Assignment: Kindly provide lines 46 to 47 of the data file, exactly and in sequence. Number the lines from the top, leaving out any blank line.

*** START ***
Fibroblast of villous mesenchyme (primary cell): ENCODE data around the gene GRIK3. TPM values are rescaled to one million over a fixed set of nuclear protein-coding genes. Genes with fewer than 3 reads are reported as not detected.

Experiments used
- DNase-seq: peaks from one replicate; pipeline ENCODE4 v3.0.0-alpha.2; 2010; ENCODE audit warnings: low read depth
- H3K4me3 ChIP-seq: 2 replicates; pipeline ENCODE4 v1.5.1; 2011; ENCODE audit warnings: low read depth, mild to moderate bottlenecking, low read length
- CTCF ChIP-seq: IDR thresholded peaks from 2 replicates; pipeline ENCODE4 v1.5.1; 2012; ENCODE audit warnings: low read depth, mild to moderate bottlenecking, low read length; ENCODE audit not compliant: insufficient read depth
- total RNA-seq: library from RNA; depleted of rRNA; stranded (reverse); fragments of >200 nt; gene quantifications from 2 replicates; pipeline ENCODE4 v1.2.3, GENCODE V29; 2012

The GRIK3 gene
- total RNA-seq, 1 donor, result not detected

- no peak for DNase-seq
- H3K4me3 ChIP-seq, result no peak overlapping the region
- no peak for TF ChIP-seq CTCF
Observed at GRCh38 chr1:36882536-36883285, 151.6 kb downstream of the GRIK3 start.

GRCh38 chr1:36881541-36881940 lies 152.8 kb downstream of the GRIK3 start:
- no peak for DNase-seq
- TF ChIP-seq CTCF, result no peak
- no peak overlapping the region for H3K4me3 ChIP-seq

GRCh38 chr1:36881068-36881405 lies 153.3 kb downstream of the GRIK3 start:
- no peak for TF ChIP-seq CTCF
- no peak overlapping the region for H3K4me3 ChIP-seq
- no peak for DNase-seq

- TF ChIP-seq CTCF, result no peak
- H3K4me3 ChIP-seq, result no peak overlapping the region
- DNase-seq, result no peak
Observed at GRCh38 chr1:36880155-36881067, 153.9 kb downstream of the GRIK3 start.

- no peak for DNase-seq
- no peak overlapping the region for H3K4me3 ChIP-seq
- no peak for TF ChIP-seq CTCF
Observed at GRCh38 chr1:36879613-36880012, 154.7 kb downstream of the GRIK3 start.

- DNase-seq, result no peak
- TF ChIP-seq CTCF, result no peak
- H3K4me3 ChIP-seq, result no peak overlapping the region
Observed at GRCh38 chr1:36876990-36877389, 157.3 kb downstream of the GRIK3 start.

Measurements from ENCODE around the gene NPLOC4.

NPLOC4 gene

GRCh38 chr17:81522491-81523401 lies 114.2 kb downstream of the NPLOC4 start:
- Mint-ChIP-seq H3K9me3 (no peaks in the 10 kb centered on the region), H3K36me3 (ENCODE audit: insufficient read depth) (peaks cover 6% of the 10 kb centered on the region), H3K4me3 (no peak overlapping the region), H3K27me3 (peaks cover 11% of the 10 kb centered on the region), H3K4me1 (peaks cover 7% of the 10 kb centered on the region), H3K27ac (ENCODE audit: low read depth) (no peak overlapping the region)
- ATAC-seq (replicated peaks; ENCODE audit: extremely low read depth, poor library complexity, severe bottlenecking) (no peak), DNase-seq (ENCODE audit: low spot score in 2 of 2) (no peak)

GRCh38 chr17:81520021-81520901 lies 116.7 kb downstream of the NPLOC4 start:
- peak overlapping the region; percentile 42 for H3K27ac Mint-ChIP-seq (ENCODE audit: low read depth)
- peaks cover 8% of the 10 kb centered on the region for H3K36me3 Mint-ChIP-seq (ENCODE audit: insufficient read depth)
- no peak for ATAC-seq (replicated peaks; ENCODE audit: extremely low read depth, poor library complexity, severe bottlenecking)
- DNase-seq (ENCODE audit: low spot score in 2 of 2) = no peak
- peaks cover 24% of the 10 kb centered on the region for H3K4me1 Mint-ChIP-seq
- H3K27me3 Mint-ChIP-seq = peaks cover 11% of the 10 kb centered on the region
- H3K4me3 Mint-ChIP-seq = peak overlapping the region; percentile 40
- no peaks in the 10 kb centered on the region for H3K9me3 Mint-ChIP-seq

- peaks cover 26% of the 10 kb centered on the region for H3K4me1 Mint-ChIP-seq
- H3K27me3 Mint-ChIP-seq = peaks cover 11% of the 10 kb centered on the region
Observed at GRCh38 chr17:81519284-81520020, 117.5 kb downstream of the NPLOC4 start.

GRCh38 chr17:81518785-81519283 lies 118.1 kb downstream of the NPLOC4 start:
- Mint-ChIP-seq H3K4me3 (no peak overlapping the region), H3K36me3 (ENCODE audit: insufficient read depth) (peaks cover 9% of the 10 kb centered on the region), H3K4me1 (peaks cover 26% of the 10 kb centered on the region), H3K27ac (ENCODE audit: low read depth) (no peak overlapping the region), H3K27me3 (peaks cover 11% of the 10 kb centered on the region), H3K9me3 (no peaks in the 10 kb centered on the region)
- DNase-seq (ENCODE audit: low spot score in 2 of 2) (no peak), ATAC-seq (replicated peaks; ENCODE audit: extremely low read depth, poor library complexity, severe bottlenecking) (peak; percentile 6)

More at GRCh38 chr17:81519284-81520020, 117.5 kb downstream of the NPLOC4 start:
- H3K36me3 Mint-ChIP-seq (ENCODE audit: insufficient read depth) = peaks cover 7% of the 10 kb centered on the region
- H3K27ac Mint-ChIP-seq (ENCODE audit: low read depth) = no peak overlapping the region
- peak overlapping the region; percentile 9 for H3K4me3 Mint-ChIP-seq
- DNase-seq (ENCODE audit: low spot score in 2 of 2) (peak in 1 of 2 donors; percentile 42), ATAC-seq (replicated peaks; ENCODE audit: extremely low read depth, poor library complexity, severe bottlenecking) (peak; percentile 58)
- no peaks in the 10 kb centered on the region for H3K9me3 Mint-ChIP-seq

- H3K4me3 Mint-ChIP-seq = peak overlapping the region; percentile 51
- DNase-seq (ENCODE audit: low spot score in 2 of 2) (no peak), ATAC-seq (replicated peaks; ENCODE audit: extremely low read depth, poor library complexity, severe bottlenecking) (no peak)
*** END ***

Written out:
- no peaks in the 10 kb centered on the region for H3K9me3 Mint-ChIP-seq

- peaks cover 26% of the 10 kb centered on the region for H3K4me1 Mint-ChIP-seq